Pushkar Dogs

Each morning we stroll through a narrow alley where men boil and scrape curd; dip dough into vast black pans filled with boiling oil. Gathered around their feet is a small pack of dogs who are patiently waiting to be fed. They torment their targets with carefully coordinated and unyielding stares. I am pleased to see their patience is rewarded and eventually a tasty morsel is thrown their way.

Begging for scraps

Begging for scraps

Jack’s time in India is drawing to a close but before leaving he is keen to try out one of the infamous bhang lassis. I am a little confused as to what bhang actually is. I had assumed it was cannabis (which is illegal) but here in Pushkar it’s openly sold in most restaurants. The locals insist it is not cannabis but I think it’s just been renamed in Rajasthan to avoid illegalities. We meet up at the Out of the Blue restaurant with Jack and Myrthe a Dutch girl who plays rugby and is now wearing a neck brace courtesy of an unfortunate night’s sleep on India railways.
Given her injuries and the possible side effects Myrthe opts out. I have no such excuse and am simply not interested but Emma is feeling adventurous and offers to go halves with Jack. Our waiter enquires as to what strength should be prepared. Jack requests a strong one based on the rational they are sharing. The waiter smirks a little which I ominously note. He returns five minutes later with a tall glass that looks to be filled with yoghurt and grass cuttings. The appearance of the brew is not terribly appealing but this doesn’t prevent Emma and Jack from downing half the contents each without any visible concern. Twenty minutes later and I rather randomly enquire as to whether there are any effects? Jack has nothing to report but Emma is not so convinced.

Out of the blue Pushkar

Out of the blue Pushkar

She delivers a slightly hesitant evaluation, as though standing on the edge of a precipice much larger and vast than expected. Ten minutes later and Jack erupts into laughter. Clearly things have changed. Emma is also now in hysterics and so an interesting evening begins. Over the next hour laughter subsides and a state of paralysis takes over. First effecting the legs and eventually working its way up the body until finally reaching the mouth. Emma and Jack are now deep in the clutches of the Bang Lassi. We decide or rather suggest it may be time to adjourn to the guesthouse but both bang recipients require a practice walk on the terrace before setting off. Coming down the stairs is a major expedition with much coaching and reassurances given.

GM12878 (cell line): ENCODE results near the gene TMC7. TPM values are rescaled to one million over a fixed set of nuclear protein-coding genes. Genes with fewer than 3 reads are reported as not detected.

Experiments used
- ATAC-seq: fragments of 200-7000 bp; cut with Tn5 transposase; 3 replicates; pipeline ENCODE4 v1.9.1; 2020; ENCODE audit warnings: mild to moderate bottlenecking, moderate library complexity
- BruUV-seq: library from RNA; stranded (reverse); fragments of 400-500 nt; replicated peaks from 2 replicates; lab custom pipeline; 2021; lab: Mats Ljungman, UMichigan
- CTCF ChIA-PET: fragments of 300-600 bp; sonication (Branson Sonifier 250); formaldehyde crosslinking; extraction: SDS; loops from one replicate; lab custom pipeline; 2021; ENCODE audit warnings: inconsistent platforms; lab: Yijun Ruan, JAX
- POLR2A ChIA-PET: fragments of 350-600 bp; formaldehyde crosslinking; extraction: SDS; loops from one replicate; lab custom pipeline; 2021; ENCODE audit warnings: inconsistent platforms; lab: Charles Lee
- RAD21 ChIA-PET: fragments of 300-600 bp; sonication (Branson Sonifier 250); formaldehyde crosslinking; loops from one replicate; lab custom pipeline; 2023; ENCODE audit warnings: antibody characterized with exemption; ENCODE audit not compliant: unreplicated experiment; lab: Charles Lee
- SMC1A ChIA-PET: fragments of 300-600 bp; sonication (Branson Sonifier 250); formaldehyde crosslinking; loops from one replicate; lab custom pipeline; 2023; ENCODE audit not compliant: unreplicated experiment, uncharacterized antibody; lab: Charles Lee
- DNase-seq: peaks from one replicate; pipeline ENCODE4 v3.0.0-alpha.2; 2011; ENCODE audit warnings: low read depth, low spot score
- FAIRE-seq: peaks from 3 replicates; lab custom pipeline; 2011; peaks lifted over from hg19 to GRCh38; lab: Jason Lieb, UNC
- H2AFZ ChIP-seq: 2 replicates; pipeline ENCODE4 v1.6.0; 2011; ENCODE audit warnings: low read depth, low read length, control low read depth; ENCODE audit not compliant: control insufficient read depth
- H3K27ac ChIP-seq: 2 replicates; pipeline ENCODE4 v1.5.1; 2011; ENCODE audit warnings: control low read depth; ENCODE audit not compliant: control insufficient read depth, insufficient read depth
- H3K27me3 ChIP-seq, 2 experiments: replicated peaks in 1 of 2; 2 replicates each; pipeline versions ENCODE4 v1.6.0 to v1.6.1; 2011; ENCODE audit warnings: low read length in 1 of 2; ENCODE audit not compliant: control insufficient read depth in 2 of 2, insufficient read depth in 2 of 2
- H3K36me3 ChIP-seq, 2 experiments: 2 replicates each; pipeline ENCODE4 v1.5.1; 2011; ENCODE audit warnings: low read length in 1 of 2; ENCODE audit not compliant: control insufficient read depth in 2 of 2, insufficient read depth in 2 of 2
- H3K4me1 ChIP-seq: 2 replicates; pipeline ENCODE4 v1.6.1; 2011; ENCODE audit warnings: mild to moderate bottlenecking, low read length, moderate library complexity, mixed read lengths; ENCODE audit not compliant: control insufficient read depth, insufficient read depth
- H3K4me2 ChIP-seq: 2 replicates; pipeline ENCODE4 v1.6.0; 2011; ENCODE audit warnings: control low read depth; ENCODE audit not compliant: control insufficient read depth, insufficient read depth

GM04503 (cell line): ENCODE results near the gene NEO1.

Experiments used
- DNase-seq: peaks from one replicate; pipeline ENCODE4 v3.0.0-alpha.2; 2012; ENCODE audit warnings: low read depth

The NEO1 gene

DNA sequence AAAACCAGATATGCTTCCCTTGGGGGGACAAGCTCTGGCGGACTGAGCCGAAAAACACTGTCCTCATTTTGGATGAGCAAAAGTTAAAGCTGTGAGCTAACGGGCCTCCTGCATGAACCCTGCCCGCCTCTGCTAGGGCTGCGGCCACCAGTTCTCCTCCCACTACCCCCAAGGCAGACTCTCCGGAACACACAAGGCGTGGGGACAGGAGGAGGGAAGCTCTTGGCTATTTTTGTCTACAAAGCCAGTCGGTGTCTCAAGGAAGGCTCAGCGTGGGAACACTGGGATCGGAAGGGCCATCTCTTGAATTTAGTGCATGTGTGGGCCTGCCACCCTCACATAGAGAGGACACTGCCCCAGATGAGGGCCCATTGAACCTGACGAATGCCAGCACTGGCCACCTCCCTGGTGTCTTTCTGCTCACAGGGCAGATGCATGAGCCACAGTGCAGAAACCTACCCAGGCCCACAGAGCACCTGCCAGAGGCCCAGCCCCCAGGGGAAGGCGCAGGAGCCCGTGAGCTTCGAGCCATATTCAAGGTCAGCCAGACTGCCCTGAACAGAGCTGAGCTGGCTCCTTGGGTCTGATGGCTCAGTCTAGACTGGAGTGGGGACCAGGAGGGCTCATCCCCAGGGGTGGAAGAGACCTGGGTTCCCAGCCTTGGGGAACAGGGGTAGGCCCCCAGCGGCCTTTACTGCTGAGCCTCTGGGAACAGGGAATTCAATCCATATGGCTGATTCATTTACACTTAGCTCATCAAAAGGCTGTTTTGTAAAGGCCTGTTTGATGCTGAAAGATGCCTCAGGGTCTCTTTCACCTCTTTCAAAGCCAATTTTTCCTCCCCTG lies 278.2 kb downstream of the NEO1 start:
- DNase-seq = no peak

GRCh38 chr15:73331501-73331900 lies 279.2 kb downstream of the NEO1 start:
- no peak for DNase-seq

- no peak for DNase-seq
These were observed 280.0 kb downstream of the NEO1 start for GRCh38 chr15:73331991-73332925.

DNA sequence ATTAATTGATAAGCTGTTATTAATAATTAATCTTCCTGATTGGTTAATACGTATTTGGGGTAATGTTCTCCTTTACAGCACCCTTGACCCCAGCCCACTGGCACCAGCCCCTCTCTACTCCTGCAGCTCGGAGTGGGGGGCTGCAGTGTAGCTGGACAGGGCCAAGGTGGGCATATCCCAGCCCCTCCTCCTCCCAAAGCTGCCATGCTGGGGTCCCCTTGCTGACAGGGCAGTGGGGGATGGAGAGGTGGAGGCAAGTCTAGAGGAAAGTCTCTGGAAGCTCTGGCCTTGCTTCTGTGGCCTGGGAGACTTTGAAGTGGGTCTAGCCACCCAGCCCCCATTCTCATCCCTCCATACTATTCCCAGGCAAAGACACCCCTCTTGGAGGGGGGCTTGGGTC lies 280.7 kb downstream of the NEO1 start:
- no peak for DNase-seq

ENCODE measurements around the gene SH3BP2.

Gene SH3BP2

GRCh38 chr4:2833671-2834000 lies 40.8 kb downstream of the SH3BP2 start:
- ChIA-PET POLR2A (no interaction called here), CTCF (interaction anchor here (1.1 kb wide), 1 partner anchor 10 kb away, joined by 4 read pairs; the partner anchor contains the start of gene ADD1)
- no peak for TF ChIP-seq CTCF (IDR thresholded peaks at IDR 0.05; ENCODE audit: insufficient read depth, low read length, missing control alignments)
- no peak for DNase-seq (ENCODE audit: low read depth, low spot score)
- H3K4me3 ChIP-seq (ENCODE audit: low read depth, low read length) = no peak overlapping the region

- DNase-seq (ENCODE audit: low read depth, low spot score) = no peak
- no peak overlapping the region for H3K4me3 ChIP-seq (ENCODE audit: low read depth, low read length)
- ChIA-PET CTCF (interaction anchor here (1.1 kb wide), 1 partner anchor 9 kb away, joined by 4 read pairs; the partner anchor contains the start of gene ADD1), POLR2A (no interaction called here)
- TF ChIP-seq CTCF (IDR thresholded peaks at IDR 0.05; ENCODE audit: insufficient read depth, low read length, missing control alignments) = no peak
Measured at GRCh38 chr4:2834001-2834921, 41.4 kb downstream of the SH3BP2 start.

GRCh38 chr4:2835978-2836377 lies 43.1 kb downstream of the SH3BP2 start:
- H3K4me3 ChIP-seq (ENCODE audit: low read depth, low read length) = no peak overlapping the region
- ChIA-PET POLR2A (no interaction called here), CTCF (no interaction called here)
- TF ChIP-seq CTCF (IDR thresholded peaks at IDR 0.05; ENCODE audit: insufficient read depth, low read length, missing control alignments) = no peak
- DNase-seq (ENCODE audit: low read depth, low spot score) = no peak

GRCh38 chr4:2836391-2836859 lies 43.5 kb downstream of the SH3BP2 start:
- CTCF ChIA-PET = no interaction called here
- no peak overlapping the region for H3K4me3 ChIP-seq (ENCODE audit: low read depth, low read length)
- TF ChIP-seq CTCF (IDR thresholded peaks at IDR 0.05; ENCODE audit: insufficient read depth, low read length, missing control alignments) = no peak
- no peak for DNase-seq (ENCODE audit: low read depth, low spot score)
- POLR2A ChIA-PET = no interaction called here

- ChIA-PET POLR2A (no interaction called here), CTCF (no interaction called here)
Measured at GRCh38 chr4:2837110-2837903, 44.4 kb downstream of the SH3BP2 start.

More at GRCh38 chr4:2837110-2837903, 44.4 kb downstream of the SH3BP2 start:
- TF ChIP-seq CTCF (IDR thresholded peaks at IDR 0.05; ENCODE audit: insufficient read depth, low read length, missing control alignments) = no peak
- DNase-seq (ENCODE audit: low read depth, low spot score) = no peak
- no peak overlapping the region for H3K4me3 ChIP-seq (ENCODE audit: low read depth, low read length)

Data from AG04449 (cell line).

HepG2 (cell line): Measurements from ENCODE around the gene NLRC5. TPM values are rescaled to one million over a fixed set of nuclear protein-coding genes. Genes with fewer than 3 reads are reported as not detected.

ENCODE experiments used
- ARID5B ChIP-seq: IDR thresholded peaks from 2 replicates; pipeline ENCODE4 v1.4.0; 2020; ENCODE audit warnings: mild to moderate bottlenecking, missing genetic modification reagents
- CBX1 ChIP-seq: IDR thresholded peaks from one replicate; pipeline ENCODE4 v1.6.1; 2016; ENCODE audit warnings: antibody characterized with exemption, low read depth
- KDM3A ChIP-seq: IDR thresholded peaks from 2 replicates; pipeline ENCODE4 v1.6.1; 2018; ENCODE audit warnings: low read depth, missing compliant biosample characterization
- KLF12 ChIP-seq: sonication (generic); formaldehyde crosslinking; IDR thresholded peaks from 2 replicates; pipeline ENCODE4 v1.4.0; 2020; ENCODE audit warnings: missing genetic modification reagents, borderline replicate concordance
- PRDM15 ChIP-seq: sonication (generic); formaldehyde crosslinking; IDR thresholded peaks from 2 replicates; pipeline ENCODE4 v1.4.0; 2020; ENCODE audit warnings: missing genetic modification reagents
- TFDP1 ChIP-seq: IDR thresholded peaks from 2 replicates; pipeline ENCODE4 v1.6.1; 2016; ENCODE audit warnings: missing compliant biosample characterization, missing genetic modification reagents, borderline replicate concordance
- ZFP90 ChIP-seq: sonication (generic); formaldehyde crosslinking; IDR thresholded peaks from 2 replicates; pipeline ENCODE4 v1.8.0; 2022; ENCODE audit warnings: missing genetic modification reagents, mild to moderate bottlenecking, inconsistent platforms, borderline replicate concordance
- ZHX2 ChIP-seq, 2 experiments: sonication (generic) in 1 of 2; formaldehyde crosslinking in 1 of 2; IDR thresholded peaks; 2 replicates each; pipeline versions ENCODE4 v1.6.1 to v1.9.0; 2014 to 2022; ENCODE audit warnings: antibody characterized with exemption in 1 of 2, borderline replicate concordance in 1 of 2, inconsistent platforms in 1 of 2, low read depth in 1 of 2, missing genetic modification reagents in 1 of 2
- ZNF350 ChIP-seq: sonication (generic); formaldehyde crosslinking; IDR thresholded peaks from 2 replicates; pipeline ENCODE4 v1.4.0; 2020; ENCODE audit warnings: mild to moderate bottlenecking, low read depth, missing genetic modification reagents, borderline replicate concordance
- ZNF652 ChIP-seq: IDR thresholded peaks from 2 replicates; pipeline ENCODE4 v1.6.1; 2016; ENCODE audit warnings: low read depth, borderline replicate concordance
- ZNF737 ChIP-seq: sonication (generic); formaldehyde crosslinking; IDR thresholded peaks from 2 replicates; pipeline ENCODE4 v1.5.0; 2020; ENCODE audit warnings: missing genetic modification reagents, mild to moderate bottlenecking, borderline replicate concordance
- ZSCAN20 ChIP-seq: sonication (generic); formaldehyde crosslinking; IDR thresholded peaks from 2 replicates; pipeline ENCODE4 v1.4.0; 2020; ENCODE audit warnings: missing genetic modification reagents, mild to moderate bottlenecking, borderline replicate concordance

Out of the Blue Pushkar

On the roof at Out of the Blue

Out on the street the sights and sounds of Pushkar are amplified and contorted. Wandering cows, temple bells, and the fragrance of incense are apparently dazzling the senses. Jack seems concerned with Emma’s choice of quietness and insists on breaking radio silence with a series of ground control announcements. Emma only responds with laughter and goes back to concentrating on placing one foot in front of the other. Eventually we reach the Everest Guest House where Emma submits and retires to bed. Jack continues his battle against the lassi in good humour for another hour or so before eventually calling it a night.
The next morning their condition is much improved. They both vow never to consume a bhang lassi ever again… well at least not a strong one anyway. Armed with experience and better sense Jack bids us goodbye. He has been a good companion these past few days. An energetic and friendly guy whom we shall miss. In a few days’ time he will be back in France but for us our journey south down the length of the Indian sub-continent continues.

Ajmer Railway Station

Ajmer Railway Station

The train station at Ajmer is delightfully bare when we arrive. Winter is coming to the north of India and this morning an early morning fog persists. The platform is empty when the train to Udaipur arrives. It would seem we did not heed Hussein’s warning regarding general class, but today our gamble has paid off. The carriages are mostly vacant.